Libya’s government said it is willing to consider reform, but remained adamant that Moammar Gaddafi must remain in power in order to prevent chaos in the country, as witnessed in Iraq and Somalia.

Moussa Ibrahim, a spokesman for the regime, Gaddafi as a unifying figure and a safety valve for the country to remain together.

The leader provides Libyan tribes and Libyan population of a unifying figure, as a unifying figure, he said.

Many Libyans, many Libyans want him to lead the process forward because they are scared if he is not there for any reason we will have what happened in Iraq, we will have what happened in Somalia, we will have what happened in Afghanistan.

Ibrahim suggested Libya could enact reforms, as long as Gaddafi remains in charge.

We could have any political system, any changes: constitution, election, anything, but the leader has to lead this forward. This is our belief, he told reporters.

The spokesman also chastised the western nations, saying that it was outside of their rights to tell Libya that you have to lose your leader or your system or your regime. Don't decide our future from abroad; give us a proposal for change from within.”

Ibrahim added: we think he [Gaddafi] is very important to lead any transition to a democratic and transparent model. The leader has no official position to step down from. ... He has a symbolic significance for the Libyan people. How Libya is governed is a different matter. What kind of political system is implemented in the country is a different matter. This is a question we can talk about.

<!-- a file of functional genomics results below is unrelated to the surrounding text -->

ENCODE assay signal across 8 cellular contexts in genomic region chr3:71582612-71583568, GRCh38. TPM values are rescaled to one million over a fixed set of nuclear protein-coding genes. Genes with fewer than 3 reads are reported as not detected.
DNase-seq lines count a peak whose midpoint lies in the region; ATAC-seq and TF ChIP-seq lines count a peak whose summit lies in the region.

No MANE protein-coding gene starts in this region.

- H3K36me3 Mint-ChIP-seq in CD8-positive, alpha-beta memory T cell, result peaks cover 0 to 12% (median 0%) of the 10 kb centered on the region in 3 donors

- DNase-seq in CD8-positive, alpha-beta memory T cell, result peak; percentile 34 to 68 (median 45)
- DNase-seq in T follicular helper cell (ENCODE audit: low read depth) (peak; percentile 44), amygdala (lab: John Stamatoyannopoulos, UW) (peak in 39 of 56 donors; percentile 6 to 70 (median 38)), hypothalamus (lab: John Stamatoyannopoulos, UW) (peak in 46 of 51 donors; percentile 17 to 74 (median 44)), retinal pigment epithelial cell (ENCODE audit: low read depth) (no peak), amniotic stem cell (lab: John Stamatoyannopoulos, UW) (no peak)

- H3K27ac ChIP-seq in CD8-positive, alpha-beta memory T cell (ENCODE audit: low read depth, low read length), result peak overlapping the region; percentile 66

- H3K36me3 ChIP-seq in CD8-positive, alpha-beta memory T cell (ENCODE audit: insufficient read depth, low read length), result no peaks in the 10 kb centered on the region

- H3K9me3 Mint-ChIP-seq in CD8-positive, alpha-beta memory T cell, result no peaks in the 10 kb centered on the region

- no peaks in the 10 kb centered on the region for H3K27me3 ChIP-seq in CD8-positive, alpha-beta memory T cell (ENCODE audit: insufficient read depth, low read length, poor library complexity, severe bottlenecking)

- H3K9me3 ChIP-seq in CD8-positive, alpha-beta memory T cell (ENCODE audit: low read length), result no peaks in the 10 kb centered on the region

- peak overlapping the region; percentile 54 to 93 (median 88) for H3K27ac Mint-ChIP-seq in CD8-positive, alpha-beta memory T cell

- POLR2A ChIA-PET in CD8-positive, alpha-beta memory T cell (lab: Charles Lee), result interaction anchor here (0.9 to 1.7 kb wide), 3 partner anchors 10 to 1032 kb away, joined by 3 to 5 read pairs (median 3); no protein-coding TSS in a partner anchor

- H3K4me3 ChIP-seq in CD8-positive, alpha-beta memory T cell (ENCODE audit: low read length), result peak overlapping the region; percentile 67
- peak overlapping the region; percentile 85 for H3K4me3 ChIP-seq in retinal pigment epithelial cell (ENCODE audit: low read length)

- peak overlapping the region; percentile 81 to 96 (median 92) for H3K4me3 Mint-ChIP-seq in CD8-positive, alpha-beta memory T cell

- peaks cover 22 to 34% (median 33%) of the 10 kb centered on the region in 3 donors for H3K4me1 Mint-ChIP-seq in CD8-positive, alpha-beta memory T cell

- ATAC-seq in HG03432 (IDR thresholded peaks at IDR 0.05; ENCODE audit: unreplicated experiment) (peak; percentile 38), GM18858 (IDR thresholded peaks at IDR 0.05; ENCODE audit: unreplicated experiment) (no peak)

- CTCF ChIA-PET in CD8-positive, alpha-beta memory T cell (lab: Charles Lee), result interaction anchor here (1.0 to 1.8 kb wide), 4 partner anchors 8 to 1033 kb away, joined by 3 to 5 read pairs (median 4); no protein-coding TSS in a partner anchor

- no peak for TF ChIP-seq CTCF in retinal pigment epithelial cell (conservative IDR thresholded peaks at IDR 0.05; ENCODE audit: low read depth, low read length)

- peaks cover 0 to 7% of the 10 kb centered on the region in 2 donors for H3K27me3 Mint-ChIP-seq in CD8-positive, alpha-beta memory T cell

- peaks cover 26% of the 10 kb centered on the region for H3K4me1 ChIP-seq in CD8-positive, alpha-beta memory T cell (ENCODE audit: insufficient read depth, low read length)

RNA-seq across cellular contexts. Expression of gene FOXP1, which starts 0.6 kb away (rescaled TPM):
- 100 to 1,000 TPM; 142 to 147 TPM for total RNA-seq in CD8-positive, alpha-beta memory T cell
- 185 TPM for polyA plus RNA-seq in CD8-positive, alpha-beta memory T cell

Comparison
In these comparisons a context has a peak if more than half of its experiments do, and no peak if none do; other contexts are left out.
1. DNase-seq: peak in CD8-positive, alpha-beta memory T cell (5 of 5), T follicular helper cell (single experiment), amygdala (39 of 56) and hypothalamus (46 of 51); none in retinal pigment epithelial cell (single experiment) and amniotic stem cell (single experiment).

Ibrahim also asserted that Gaddafi’s soldiers are only targeted armed rebels, not innocent civilians.

We are fighting armed militias, he said. You are not a civilian if you take up arms. We are not attacking any civilians, I assure you. We never in this crisis attacked any civilians. ... I will not stand and speak for a government that kills civilians. Who do you think we are, monsters?

The spokesman also accused the west of seeking to topple Gaddafi in the interests of economic gain.

We know there are some politicians in power in the West who just have a personal problem with the leader ... Others have economic interests which they think would be served better if the government collapsed, he stated.

Meanwhile, rebel groups say they have no interests in Gaddafi’s “peace” overtures and will not negotiate with him.

This war has shown everyone and the world that Gaddafi's sons are no different from him, Iman Bughaigis, a spokeswoman for the opposition told Al Jazeera. They are two sides of the same coin. Gaddafi has been waging a war on our people with the help of his sons' militias and mercenaries, so we see no difference between them. There is no way to negotiate with this regime.

Abdelilah al-Khatib, the United Nation’s special envoy to Libya said that Libyan officials are willing to accept a ceasefire. However, Mustafa Abdul-Jalil, the Libyan opposition leader, informed himas a pre-condition to peace talks, Gaddafi must resign leave, his soldiers must withdraw from rebel-held areas and the Libyan people must be allowed to have freedom of expression --terms that Tripoli reportedly rejected.